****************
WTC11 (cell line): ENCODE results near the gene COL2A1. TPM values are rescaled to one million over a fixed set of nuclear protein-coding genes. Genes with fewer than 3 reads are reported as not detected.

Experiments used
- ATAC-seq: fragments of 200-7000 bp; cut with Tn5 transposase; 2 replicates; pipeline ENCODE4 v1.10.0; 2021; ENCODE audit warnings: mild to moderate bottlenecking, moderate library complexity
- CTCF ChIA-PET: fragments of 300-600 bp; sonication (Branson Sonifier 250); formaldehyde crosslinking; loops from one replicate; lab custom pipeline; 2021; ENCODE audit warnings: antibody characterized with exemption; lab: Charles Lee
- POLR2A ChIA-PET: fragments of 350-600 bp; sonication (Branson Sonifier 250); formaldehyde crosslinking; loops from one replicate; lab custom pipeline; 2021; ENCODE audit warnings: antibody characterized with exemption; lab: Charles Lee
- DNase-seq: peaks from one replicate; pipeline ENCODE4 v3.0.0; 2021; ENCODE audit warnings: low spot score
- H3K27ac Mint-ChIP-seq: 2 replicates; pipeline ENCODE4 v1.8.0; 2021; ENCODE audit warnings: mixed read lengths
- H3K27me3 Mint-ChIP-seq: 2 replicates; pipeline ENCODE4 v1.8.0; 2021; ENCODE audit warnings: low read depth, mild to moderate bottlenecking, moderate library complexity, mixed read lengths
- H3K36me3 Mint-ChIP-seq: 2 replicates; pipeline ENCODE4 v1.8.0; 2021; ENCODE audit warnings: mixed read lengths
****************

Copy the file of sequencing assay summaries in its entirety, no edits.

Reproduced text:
WTC11 (cell line): ENCODE results near the gene COL2A1. TPM values are rescaled to one million over a fixed set of nuclear protein-coding genes. Genes with fewer than 3 reads are reported as not detected.

Experiments used
- ATAC-seq: fragments of 200-7000 bp; cut with Tn5 transposase; 2 replicates; pipeline ENCODE4 v1.10.0; 2021; ENCODE audit warnings: mild to moderate bottlenecking, moderate library complexity
- CTCF ChIA-PET: fragments of 300-600 bp; sonication (Branson Sonifier 250); formaldehyde crosslinking; loops from one replicate; lab custom pipeline; 2021; ENCODE audit warnings: antibody characterized with exemption; lab: Charles Lee
- POLR2A ChIA-PET: fragments of 350-600 bp; sonication (Branson Sonifier 250); formaldehyde crosslinking; loops from one replicate; lab custom pipeline; 2021; ENCODE audit warnings: antibody characterized with exemption; lab: Charles Lee
- DNase-seq: peaks from one replicate; pipeline ENCODE4 v3.0.0; 2021; ENCODE audit warnings: low spot score
- H3K27ac Mint-ChIP-seq: 2 replicates; pipeline ENCODE4 v1.8.0; 2021; ENCODE audit warnings: mixed read lengths
- H3K27me3 Mint-ChIP-seq: 2 replicates; pipeline ENCODE4 v1.8.0; 2021; ENCODE audit warnings: low read depth, mild to moderate bottlenecking, moderate library complexity, mixed read lengths
- H3K36me3 Mint-ChIP-seq: 2 replicates; pipeline ENCODE4 v1.8.0; 2021; ENCODE audit warnings: mixed read lengths